Occupy my blog!

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Like millions of people around the globe, I have had enough of the growing income inequality and social inequity that the Occupy movement has been calling out and standing up to. The extreme gap between the rich and poor, particularly in the U.S., threatens the foundations of our democracy. In a country where corporations are now considered persons and money spent on elections is now considered protected speech, we have to question whether the basic principles of open and transparent governance, of fairness and justice for all, and of one voice=one vote will still hold true.

The gap between the rich and poor increasingly threatens our individual and public health too, as the most recent CDC report on Health Disparities and Inequalities documents.

So what can we do about it in Seattle? One thing we can all do is join the movement gathering each day at Westlake Park. But the City Council can also take action.

The state and federal governments play significantly larger roles in contributing to the vast income inequality than the city with their greater authority for things like setting tax policies, regulating businesses and setting basic standards for workers, but there is no question that city government plays a role as well.

So the City Council is thinking about what city government can do to  recognize and address some of the the social inequities the movement is highlighting. My contribution to this discussion is to focus on the areas of influence the city has, so I am working with my colleagues on the council to consider adopting the following:

A city  review of its banking, investment, contracting, electoral and tax policies and practices and ensure that public funds are invested in responsible financial institutions that support our community.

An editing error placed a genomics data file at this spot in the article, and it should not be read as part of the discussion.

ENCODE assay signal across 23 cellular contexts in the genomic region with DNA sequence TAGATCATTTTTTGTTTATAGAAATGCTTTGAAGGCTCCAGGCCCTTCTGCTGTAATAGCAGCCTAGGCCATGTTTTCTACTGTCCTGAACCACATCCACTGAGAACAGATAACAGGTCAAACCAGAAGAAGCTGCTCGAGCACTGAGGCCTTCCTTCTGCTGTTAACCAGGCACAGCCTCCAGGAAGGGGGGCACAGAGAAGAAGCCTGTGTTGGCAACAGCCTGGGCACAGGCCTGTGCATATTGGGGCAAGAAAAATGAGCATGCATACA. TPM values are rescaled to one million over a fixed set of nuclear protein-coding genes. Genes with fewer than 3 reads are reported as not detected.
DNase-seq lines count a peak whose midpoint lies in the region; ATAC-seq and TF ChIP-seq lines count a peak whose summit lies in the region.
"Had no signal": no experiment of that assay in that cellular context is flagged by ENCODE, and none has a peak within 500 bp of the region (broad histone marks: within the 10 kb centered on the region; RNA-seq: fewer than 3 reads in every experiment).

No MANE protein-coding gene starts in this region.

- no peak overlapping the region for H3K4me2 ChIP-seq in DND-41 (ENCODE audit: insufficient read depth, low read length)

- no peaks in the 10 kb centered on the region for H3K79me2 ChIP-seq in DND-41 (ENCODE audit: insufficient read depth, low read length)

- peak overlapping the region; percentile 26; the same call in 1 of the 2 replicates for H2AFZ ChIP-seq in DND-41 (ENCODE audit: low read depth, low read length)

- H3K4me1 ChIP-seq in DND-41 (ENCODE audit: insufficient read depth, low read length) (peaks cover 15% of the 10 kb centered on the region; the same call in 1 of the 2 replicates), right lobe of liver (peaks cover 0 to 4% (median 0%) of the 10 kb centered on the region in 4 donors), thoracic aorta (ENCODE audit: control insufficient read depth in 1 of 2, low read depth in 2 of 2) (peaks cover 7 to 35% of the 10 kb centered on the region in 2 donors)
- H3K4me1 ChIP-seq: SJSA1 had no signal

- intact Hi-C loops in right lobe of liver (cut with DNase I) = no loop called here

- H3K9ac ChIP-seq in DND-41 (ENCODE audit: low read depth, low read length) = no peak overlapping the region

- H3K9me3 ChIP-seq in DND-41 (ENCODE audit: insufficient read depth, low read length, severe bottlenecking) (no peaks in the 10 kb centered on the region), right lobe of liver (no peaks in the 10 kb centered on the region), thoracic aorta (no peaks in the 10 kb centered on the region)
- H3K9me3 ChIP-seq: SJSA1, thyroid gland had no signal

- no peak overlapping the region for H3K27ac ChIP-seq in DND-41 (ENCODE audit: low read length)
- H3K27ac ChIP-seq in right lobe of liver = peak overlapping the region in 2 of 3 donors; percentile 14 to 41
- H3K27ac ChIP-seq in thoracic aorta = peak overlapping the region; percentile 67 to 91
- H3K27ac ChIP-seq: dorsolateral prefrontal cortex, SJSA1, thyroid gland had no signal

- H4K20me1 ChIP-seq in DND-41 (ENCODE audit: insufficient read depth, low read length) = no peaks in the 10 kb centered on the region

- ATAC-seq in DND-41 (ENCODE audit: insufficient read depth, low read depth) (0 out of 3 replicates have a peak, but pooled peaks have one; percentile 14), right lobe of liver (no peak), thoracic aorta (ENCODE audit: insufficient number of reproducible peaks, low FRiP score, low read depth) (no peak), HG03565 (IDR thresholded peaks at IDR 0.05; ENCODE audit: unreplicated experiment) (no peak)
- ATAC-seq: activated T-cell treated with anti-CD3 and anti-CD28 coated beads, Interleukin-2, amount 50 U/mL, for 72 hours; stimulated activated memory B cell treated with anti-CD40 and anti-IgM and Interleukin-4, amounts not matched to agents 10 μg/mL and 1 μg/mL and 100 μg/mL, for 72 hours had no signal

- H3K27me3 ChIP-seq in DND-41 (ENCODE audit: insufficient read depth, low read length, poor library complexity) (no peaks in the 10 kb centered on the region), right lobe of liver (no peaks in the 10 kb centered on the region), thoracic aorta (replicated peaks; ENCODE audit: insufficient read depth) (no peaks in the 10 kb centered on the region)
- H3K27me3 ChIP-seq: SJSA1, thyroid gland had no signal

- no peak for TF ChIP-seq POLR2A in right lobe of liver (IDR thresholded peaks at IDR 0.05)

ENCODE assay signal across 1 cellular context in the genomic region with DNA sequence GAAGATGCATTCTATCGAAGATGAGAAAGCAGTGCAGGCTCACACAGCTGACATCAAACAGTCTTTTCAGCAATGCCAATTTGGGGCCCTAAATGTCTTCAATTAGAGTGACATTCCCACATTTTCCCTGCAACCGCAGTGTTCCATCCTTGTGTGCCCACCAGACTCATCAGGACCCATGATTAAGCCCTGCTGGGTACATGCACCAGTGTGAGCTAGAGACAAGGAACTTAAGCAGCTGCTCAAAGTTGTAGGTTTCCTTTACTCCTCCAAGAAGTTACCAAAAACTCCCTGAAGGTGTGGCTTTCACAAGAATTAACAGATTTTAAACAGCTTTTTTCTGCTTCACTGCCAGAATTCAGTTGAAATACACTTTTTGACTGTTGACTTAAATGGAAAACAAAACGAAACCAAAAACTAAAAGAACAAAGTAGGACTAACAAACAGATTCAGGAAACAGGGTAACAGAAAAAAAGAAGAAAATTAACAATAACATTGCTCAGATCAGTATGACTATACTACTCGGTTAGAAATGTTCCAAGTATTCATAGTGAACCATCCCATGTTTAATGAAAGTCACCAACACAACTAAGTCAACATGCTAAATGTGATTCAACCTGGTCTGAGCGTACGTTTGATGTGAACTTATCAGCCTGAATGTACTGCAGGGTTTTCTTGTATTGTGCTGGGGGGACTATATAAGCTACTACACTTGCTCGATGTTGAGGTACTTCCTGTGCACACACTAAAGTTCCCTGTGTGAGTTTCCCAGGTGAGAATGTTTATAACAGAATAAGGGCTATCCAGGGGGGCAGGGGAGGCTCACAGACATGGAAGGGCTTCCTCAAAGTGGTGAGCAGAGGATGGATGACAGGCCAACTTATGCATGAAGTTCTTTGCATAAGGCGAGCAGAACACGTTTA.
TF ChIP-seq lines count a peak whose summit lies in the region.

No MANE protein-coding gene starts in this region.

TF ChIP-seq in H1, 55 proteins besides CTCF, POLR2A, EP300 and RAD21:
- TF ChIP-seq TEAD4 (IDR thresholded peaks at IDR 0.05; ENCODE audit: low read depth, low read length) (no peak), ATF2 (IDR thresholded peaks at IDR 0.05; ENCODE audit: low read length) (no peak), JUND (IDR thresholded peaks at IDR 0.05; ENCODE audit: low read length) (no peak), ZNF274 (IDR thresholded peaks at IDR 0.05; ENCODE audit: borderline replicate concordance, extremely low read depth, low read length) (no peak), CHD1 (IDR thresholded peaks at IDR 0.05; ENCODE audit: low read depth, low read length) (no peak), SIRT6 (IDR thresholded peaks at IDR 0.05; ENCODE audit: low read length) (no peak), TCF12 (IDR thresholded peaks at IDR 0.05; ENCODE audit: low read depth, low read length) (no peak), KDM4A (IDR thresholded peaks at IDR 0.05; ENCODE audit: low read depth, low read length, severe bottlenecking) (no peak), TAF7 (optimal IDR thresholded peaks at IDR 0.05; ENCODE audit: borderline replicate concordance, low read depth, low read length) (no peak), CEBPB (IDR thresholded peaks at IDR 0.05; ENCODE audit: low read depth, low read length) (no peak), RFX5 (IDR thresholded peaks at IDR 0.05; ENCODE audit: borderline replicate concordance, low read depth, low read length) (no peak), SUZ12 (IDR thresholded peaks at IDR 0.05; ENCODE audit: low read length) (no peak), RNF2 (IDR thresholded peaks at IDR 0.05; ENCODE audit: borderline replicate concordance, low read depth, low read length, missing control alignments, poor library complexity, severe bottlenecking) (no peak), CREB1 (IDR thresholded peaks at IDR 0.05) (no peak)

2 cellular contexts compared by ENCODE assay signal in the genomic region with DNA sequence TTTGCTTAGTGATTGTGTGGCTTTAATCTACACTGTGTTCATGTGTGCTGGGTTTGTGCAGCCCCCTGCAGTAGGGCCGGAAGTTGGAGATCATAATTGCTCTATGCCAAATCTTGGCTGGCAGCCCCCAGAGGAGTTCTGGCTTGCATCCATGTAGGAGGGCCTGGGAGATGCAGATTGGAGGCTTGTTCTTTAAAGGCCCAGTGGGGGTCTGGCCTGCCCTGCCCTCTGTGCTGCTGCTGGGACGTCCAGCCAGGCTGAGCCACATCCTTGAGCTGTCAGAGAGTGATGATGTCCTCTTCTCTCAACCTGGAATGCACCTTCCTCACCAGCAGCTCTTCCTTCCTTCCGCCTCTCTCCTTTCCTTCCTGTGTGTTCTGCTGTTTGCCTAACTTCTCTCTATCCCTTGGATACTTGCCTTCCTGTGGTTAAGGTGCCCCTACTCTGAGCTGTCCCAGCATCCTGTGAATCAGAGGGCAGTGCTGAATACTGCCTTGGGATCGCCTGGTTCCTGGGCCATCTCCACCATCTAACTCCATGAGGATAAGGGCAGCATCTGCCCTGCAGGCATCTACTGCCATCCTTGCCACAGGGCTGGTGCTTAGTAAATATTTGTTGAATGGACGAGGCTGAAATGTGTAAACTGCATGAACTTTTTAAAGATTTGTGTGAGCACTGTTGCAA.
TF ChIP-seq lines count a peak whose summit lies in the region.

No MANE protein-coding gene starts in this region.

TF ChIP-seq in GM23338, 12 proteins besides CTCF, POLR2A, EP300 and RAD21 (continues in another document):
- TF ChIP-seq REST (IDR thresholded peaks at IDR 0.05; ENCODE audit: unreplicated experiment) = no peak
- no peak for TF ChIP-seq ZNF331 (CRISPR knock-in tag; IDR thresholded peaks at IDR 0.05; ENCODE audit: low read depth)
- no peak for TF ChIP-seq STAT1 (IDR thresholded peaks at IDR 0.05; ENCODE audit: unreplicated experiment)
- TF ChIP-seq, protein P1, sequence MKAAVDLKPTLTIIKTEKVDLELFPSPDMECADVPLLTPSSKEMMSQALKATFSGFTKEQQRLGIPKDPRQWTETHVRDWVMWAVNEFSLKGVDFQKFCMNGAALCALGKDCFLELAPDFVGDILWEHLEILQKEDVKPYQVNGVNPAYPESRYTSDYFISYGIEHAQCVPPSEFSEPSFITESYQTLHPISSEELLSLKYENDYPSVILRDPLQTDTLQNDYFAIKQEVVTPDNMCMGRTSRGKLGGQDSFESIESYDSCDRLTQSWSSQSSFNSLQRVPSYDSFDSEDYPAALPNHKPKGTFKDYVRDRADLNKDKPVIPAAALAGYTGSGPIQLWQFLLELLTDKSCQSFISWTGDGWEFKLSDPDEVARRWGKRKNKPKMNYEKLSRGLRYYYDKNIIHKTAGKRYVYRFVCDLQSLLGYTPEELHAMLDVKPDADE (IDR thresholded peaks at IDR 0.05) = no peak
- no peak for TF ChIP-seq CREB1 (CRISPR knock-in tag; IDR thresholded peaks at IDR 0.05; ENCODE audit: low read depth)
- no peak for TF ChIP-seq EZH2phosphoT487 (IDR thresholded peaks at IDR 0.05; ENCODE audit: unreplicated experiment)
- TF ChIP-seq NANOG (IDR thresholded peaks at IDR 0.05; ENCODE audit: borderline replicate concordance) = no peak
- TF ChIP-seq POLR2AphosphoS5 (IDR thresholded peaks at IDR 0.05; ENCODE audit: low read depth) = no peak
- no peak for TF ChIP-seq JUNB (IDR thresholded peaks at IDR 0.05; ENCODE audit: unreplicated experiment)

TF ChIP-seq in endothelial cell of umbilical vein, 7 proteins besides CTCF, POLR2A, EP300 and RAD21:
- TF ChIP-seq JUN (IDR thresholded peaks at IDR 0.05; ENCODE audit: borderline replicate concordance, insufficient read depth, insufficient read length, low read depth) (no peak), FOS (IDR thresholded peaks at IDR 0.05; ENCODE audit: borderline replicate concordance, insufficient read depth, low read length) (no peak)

In this review, the city would:

  • Analyze policies to promote responsible banking with city funds and to ensure accountability and provide an incentive for banking institutions to invest more in our City, particularly with regard to  the efforts of banking institutions to stabilize the housing market.  This analysis should include options for changing city policy on where we deposit funds and investments.
  • Analyze feasibility of a city contracting policy that requires businesses to maintain a specific  maximum ratio of executive pay to line staff pay as a means of promoting equitable distribution of pay for businesses contracting with the City. (For example, if we choose 25:1 and the lowest paid employee at a contractor earns $40,000 per year, the CEO could make no more than $1,000,000.)
  • Request a report on all City-generated tax exemptions to examine the impact of lost revenue to the City against the economic benefit the exemptions are intended to bring to the City, particularly with regards to the impact tax exemptions have on job creation in Seattle.
  • Consider pursuing changes to State tax exemptions if they are not demonstrably meeting their intended goals of job creation, stimulating business activity, or having an overall positive impact on the State’s economy.
  • Consider pursuing authority from the State to implement a revenue neutral, city-wide income tax that would reduce the regressive burden of our tax structure based on sales taxes in favor of a progressive structure that more fairly allocated tax burdens along ability to pay.
  • Analyze how city election campaigns are financed, including understanding the impact of donations from corporations and possible ways to further restrict undue corporate influence.

So what do you think? Are we on the right track? What else should we be considering? Leave a comment here, on my facebook page, or email (mike.obrien@seattle.gov) or call (206-684-8800) my office and let us know.

And, if you have some free time this weekend, head on down to Westlake and see for yourself what it’s all about. These pictures below are from last Saturday’s march and rally, taken by Josh in my office.